Gordon, Margo

Margo
Gordon
Year Inducted: 
1983
Margo Gordon
Highlights: 
  • KU Director of Field Practicum, placing more than 300 students in their practicum positions
  • 1955: charter member of the National Association of Social Workers
  • 1983: Distinguished Alumni Award  from the George Warren Brown School of Social Welfare, Washington University
  • 1983: named Outstanding Faculty of the Year by the Social Work Alumni Society of KU
  • 1992: President of the Kaw Valley Chapter of the Older Women’s League
  • One of ten founders of Breast Cancer Action to provide mammograms for low-income women
Biography: 

Margo (Margaret) Schutz Gordon, Professor Emerita of Social Work at the University of Kansas, served many years as an outstanding educator and field instructor.  By the time of her retirement, she had placed more than 300 students in their practicum positions.

Ms. Gordon completed her BA in 1943 at Washington University at St Louis with majors in Psychology and Sociology.  She completed her Master in Social Welfare in 1944 at the George Warren Brown School of Social Work, also at Washington University.  From 1944-1948 she taught there as an Instructor and Thesis Supervisor.  In 1948, she began a nine-year term in the Social Service Department at the Washington University Medical Center.  There, she served a variety of positions including Caseworker, Headworker for the pediatric service, Social Work Supervisor, Assistant Director, and Acting Director.  She returned to the School of Social Welfare to work as an Assistant and Associate Professor, and also served as the Director of Field Instruction from 1957-1970.  In 1983, the George Warren Brown School of Social Welfare honored her with the Distinguished Alumni Award.

Ms. Gordon began in 1970 at the University of Kansas as an Associate Professor, and later became a Professor and Director of Field Practicum.  In 1983, she was named Outstanding Faculty of the Year by the Social Work Alumni Society of KU.  That same year she moved on to status as Professor Emerita, but since 1986 she has remained involved as a part-time instructor-liaison.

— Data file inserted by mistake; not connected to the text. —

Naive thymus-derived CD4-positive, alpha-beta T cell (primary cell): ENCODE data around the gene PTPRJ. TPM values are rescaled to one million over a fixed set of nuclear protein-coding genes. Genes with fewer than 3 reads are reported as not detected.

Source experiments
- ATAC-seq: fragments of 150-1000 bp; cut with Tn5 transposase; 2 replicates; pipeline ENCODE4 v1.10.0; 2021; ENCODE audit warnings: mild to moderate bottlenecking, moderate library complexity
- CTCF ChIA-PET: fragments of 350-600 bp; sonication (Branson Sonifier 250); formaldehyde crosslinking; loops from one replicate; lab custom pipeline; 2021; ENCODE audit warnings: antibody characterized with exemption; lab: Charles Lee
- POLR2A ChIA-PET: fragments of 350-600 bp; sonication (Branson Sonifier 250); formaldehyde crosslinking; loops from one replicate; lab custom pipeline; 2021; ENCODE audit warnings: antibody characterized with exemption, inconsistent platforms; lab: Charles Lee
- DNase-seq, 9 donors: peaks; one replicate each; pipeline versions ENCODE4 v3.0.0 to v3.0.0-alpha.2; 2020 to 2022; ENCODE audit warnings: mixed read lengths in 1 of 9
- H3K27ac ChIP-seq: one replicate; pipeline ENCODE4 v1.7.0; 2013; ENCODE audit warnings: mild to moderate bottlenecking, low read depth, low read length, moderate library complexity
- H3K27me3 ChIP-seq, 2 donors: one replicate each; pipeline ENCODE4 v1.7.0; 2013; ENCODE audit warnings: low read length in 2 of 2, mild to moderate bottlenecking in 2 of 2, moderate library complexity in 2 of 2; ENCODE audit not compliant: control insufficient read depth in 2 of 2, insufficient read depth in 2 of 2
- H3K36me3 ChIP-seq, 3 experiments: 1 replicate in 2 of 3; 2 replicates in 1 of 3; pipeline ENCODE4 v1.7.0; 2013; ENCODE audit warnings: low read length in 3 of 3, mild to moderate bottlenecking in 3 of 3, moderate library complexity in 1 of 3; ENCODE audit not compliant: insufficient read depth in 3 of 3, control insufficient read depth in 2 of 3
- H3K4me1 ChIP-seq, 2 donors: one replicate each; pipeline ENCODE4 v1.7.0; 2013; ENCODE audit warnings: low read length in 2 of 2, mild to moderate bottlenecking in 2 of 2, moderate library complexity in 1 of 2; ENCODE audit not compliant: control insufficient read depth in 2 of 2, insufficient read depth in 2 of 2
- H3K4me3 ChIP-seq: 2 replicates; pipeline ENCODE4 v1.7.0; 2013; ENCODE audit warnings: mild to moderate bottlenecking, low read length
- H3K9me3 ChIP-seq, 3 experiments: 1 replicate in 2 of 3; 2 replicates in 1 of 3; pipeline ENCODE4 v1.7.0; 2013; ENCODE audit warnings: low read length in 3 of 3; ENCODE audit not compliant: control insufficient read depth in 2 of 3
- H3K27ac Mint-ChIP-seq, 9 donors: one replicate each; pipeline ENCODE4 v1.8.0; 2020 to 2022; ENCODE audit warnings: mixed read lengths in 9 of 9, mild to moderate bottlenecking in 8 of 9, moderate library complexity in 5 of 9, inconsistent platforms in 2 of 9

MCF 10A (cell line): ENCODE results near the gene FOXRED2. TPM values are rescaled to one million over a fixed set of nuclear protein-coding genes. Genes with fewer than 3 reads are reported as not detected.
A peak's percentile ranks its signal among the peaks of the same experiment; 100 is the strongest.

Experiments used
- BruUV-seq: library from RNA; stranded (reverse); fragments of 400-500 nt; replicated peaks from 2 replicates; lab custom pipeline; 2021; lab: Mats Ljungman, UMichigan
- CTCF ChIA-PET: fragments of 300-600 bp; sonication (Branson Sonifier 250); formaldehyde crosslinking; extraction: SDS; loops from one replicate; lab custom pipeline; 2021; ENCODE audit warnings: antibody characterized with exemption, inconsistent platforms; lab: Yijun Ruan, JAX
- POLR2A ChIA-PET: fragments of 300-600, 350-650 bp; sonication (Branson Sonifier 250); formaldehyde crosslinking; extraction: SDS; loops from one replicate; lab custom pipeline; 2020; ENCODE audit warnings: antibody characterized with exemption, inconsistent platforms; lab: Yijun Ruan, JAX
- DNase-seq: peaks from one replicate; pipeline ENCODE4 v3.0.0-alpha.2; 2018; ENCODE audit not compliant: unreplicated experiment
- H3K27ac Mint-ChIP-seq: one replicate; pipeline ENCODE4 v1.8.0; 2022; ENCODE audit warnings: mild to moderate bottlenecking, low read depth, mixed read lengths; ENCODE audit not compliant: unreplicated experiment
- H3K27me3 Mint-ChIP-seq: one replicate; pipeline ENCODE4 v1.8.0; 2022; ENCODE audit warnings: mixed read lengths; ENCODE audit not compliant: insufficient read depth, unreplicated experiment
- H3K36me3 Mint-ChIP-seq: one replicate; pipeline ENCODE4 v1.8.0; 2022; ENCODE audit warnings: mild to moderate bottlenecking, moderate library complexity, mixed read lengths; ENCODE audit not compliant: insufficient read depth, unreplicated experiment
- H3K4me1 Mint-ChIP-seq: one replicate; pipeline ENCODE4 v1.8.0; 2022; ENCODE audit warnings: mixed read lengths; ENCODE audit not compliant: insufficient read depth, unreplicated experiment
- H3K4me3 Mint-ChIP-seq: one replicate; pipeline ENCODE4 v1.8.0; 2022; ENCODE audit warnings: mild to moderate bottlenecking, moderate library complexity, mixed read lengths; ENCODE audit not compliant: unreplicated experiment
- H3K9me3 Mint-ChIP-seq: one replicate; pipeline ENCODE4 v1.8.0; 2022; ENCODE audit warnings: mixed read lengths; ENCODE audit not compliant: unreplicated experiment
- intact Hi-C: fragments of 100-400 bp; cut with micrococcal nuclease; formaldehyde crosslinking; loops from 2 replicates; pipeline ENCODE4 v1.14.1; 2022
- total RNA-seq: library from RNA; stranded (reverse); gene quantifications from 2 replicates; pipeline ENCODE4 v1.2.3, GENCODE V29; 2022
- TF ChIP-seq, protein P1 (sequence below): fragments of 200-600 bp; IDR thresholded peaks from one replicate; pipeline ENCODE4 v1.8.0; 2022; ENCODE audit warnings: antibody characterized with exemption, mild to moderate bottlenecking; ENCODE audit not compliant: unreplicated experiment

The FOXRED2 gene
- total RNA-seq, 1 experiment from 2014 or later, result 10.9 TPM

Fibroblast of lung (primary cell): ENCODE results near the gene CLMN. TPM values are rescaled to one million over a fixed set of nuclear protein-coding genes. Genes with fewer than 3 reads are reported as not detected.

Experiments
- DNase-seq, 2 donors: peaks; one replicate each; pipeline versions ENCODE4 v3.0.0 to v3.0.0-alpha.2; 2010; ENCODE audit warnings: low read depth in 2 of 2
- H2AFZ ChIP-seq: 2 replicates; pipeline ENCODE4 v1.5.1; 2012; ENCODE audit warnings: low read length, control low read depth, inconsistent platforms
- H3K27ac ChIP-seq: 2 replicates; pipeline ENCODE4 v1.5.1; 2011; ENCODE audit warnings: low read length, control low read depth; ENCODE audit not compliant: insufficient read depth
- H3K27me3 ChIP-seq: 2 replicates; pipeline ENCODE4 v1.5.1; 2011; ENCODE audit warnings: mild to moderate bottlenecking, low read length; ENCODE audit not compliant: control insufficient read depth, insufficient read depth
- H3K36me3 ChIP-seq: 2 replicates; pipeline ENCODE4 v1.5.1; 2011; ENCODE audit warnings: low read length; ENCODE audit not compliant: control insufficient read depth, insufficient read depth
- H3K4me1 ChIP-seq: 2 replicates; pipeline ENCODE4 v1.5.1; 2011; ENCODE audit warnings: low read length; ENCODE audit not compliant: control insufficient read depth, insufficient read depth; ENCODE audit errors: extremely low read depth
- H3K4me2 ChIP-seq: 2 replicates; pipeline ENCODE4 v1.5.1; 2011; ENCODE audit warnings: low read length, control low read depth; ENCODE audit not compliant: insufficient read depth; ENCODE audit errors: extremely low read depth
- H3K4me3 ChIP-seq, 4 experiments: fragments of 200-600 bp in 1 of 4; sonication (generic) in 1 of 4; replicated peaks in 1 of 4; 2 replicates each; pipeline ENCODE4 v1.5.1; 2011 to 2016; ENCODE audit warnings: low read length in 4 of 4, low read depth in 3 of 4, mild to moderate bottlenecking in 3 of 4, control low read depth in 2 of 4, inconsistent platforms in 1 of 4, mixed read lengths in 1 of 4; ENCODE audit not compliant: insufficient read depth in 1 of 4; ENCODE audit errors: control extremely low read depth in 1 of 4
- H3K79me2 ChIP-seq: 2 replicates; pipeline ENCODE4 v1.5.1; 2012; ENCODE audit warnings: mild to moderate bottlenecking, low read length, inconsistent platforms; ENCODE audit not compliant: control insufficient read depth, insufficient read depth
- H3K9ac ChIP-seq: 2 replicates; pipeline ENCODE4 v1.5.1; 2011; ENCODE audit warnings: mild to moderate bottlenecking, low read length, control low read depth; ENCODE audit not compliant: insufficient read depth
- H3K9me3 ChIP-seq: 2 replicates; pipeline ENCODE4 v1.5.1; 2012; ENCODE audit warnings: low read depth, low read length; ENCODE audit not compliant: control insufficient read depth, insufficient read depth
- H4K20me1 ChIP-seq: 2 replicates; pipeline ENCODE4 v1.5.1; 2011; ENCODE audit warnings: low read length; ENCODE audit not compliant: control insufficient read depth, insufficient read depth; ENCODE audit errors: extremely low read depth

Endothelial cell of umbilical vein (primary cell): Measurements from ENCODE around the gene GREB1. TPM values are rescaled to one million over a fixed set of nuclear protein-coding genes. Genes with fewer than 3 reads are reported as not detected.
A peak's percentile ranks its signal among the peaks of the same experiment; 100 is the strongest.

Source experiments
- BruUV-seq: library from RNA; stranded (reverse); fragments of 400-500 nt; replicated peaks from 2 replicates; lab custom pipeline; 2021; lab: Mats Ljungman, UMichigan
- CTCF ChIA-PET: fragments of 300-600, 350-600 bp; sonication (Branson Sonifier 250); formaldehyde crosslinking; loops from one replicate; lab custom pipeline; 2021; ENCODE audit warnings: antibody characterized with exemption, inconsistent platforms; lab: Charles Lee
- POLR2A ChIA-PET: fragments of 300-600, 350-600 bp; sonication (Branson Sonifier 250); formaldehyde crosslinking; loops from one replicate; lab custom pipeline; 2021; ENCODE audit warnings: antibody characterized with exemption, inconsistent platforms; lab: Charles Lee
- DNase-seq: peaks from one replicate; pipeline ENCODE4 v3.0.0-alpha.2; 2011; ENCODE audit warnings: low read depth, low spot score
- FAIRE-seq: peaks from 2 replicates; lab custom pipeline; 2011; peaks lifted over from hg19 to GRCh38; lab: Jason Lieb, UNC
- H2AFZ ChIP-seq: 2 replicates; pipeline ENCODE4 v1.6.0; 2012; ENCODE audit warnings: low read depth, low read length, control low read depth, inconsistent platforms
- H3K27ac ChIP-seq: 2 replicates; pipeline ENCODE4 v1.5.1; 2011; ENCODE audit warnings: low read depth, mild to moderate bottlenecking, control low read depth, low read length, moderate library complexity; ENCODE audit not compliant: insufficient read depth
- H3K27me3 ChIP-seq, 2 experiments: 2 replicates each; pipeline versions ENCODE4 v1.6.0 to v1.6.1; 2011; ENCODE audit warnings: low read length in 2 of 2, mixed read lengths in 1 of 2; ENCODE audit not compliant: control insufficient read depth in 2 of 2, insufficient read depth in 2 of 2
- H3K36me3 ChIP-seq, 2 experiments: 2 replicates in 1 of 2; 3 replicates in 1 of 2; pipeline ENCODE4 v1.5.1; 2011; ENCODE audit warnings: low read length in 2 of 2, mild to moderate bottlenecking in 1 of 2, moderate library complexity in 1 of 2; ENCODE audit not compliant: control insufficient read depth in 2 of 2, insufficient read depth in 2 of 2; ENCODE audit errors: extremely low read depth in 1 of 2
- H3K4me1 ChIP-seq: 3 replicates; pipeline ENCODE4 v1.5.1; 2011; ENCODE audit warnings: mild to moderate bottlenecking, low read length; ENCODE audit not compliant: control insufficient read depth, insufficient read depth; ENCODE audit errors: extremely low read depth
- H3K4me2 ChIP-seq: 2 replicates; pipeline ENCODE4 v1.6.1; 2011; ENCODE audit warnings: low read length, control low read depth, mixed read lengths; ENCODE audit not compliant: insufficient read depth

She was a charter member of the National Association of Social Workers in 1955, and later served as a board member and 1977-78 President of the state chapter in Kansas.  She was also a member of the Council on Social Work Education, the American Association of University professors, and the National Conference on Social Welfare.

Professional consultations by Ms. Gordon were called upon for the National Institutes of Mental Health, a neighborhood health center in Louisville, Kentucky, a Shawnee Mission, Kansas hospital, curriculum development for Colorado State University, and field instruction program development for Southern University of New Orleans.  She was also one of ten women who started Breast Cancer Action to promote mammograms and discover ways to provide them for women of low income.

Ms. Gordon remained active in the Lawrence community even after her retirement.  She served on the Advisory Committee of the Community Services Department of Douglas County Senior Services, volunteered at the Lawrence Senior Center, and was active in the Kaw Valley Chapter of the Older Women’s League, which she was elected President of in 1992.

Quotes: 
  • If you want to help others, it is important to know yourself, so be sure you are able and willing to do some introspection.
  • I have learned to stand up for what I believe.This can be hard sometimes when others think I am wrong and turn against me, but IF I am standing on solid principles, I stick with those, try to get others to understand, and eventually at least SOME of the things I believe in come to pass, and justice is served.I suppose a corollary is to be open to new ideas so that if indeed one of my beliefs turns out to be “bad” for people, I can discard it for another that does good for people.
  • For those folks entering social work: Be sure you really like people – of many kinds, and want to work WITH them, and NOT tell them what to do.
  • I have learned that looking for and building on the strengths in people makes life better all around.While this is an important concept in social work practice, it works for life as well.All people have strengths, though sometimes even THEY don’t seem to know it.If you can find those and help people know and work with them, their own lives will be better as well as the lives of those around them.

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